I don’t know enough US history to respond properly, but it seems to me that the real issue is States Rights. i.e., if it’s something that should properly be decided on a State by State basis, it should be. Dred Scott was, IMO, a moral and humanitarian issue and as such subject to Federal jurisdiction. I acknowledge that “humanitarian” is subject to interpretation but, while respecting the opinions of those who think otherwise, don’t think that it covers right to life. At the end of the day, I think we must go back to the Constitution, as amended, and think long and hard about the reach of the federal government. The beauty of the federation of States (something which we should be careful not to lose sight of) is that if you don’t like the laws of the one in which you live, you can move to another. The logical extension of this, of course, is that if you don’t like any of them, you should either gather enough support to change the law, or find somewhere else to live.

        • f1b0nacc1

          While I agree with you in principle that Roe was where the fuse got lit (some put it further back than that….remember “Impeach Earl Warren” bumper stickers?), I suspect that Obergefell made it inevitable in a way that Roe never did. The best metaphor that I can use is the Civil War. The conflict was simmering for decades, but it took John Brown to make it inevitable…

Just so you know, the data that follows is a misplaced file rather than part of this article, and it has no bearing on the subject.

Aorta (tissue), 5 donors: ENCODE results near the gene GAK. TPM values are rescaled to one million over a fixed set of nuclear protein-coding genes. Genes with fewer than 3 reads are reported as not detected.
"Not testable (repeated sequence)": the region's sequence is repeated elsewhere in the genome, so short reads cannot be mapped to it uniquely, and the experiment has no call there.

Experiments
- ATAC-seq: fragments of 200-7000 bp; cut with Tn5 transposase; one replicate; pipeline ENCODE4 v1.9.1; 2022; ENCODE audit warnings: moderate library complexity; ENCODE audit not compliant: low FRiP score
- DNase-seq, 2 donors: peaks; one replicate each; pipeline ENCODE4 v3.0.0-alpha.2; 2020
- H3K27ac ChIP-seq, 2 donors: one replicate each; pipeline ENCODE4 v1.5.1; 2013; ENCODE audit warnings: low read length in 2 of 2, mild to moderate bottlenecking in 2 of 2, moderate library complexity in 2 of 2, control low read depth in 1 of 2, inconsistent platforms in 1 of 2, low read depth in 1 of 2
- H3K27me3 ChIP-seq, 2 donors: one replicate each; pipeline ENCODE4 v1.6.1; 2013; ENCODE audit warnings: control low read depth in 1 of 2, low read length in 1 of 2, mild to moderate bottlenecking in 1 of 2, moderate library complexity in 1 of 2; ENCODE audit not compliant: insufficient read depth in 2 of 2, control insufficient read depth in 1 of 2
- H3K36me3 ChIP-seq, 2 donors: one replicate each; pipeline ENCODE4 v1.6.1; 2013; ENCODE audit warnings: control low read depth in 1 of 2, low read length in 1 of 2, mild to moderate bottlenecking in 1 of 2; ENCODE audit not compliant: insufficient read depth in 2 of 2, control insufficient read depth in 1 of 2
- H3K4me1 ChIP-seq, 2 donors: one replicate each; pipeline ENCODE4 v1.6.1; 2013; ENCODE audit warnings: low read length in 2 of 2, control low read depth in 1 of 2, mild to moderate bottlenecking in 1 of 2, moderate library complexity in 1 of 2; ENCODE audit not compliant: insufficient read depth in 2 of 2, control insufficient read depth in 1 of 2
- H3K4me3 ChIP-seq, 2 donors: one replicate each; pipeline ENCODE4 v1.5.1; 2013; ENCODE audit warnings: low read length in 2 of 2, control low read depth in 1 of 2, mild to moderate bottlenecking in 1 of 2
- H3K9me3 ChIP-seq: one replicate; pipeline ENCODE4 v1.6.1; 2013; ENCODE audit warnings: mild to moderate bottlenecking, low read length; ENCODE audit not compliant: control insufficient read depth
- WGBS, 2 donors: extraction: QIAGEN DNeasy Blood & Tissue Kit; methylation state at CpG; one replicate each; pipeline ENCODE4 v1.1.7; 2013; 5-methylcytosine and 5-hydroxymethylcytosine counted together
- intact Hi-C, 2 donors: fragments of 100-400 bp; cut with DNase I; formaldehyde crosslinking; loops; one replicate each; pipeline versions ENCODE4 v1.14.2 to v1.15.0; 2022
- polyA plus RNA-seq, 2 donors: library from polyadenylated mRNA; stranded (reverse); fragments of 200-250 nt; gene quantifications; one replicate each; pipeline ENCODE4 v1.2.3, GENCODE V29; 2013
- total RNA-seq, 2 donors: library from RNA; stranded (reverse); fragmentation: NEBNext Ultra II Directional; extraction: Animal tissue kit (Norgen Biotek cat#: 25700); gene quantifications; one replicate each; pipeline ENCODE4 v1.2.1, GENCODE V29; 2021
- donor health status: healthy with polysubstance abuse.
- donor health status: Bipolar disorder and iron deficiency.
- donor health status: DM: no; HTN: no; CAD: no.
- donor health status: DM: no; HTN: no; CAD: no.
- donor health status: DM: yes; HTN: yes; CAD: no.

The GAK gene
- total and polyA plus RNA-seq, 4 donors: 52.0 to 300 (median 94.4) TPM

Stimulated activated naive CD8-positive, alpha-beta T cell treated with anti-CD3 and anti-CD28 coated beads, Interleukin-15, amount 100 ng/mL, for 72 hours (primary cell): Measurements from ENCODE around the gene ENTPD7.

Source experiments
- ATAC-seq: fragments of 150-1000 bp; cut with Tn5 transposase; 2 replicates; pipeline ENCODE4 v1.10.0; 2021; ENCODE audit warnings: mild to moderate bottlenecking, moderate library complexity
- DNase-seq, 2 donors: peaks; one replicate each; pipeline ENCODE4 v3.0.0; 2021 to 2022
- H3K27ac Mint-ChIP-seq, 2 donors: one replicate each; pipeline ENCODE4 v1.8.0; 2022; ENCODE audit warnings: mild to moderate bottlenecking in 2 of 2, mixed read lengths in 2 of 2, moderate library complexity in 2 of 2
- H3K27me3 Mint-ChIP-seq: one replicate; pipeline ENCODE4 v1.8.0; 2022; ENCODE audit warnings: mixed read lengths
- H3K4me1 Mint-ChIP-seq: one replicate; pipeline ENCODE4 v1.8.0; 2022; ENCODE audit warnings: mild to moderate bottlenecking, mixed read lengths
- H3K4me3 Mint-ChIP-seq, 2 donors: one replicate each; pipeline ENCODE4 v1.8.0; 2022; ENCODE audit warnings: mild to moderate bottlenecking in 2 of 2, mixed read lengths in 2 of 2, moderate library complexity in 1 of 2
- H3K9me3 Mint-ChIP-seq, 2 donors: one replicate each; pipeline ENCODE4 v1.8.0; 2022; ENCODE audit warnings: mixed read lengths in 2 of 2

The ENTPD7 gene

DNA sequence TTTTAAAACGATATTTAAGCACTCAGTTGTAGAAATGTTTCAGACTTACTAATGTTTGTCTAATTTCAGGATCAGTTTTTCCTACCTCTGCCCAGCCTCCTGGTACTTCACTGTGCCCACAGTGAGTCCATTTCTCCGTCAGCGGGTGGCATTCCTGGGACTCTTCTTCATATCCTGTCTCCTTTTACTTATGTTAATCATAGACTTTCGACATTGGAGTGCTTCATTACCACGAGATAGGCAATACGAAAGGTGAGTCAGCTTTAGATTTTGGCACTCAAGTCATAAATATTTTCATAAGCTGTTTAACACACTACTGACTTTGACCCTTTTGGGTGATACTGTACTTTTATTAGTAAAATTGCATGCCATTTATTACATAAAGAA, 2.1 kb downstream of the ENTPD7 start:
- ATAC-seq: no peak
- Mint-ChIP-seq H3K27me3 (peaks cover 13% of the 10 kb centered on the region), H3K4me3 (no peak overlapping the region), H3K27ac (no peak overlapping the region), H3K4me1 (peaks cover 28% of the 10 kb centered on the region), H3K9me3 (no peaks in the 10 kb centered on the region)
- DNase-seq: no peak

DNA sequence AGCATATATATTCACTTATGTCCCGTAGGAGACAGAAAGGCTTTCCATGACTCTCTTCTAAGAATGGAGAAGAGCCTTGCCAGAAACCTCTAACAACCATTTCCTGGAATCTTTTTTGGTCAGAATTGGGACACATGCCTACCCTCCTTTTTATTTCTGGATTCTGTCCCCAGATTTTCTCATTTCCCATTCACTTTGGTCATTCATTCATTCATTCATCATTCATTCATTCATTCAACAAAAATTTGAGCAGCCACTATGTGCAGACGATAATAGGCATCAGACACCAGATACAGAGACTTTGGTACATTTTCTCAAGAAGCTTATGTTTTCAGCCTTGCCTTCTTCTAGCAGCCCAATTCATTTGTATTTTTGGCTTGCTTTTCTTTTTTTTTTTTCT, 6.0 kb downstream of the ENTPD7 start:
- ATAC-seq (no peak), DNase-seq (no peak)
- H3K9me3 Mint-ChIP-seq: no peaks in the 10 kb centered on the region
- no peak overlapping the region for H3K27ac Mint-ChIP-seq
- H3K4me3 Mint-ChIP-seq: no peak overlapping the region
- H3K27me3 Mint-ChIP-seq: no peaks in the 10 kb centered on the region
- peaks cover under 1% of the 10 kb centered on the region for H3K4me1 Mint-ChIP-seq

• seattleoutcast

            Yep, we are in a Fourth Turning. This is when the fuse finally hits the dynamite.

          • f1b0nacc1

            Explosions are ugly things, never to be welcomed….

            I wish that we were both wrong about what is coming.

        • Disappeared4x

          Multi-generational civil war indeed. The road to Roe v Wade started in 1873, with “The Comstock Law was a federal act passed by the United States Congress on March 3, 1873, as the Act for the “Suppression of Trade in, and Circulation of, Obscene Literature and Articles of Immoral Use”. … In 1932, Sanger arranged for a shipment of diaphragms to be mailed from Japan to a sympathetic doctor in New York City. When U.S. customs confiscated the package as illegal contraceptive devices, Sanger helped file a lawsuit. In 1936, a federal appeals court ruled in United States v. One Package of Japanese Pessaries that the federal government could not interfere with doctors providing contraception to their patients.